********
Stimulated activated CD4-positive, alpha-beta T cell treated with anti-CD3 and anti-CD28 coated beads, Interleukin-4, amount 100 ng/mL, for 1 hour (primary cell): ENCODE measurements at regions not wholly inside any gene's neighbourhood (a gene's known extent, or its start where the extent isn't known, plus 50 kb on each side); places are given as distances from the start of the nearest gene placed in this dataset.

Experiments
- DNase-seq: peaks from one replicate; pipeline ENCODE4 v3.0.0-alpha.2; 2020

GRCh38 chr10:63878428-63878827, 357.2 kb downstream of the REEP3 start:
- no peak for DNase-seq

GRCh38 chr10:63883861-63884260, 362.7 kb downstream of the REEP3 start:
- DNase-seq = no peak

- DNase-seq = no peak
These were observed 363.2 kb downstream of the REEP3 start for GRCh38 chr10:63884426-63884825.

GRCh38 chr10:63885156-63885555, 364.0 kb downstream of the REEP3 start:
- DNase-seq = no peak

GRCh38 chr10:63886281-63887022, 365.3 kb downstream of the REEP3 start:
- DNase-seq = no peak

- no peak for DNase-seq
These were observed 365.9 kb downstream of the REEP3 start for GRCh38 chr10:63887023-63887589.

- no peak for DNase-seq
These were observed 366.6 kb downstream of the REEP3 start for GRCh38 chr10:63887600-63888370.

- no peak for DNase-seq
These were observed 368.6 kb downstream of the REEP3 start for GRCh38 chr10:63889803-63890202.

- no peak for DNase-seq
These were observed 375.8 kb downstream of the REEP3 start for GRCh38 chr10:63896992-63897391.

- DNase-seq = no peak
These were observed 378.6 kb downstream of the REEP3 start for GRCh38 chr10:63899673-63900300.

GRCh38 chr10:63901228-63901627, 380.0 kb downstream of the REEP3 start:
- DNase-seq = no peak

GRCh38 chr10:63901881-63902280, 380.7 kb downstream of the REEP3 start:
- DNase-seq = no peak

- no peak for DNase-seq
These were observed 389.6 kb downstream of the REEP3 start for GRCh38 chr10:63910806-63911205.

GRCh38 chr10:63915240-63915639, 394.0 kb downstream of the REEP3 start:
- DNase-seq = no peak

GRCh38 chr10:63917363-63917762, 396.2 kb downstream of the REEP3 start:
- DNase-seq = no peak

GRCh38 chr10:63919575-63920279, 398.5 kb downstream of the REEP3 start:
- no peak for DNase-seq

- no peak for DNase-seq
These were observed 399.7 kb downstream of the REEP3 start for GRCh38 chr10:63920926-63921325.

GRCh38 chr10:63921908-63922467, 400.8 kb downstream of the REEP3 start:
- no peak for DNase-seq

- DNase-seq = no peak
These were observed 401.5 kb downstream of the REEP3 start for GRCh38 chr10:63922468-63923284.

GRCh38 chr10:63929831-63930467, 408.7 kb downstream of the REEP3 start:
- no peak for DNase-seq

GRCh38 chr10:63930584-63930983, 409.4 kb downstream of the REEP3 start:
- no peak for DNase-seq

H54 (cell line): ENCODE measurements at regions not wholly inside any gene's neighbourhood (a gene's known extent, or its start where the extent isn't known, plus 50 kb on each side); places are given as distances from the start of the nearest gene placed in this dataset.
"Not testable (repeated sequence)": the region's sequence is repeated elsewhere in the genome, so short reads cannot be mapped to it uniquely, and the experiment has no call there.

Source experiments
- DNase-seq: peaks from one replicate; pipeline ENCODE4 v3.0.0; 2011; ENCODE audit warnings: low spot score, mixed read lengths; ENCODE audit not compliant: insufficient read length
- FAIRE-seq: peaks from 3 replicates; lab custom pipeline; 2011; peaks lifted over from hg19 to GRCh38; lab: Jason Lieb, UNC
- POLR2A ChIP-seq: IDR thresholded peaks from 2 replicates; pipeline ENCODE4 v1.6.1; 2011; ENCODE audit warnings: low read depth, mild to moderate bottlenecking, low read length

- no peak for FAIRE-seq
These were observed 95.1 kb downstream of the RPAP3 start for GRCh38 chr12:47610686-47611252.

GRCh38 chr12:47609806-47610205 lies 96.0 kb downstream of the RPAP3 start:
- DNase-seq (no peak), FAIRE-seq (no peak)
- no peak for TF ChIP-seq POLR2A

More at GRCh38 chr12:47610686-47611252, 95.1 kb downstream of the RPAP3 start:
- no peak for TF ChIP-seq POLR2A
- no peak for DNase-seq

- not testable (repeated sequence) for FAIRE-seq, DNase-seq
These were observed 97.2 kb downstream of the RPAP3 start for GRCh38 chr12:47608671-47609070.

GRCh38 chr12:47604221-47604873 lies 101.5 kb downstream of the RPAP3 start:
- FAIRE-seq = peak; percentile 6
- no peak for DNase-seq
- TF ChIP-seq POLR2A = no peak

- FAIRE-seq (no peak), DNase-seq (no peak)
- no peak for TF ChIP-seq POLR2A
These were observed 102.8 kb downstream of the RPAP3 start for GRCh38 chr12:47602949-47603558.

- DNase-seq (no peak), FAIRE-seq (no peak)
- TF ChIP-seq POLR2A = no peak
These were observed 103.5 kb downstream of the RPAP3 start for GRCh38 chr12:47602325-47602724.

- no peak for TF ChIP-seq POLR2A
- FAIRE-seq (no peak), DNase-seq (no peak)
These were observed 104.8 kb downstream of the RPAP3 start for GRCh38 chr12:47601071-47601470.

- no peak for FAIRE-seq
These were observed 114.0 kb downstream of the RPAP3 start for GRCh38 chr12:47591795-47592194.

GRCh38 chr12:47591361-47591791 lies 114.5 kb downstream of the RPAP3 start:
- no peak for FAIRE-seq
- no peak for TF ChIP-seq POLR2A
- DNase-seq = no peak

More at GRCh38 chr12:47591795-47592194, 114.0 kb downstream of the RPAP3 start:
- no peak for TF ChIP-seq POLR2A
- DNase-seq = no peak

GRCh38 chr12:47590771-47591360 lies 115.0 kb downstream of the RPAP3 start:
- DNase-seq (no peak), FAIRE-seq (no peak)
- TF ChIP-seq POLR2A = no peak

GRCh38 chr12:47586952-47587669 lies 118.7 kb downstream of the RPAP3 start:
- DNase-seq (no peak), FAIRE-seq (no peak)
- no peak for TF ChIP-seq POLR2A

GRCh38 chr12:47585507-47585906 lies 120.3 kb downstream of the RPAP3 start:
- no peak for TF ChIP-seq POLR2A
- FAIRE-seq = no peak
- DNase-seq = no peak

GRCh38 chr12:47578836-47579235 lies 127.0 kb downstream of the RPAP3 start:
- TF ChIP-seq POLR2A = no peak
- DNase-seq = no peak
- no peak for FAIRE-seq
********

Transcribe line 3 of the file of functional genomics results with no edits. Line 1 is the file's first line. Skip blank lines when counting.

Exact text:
- DNase-seq: peaks from one replicate; pipeline ENCODE4 v3.0.0-alpha.2; 2020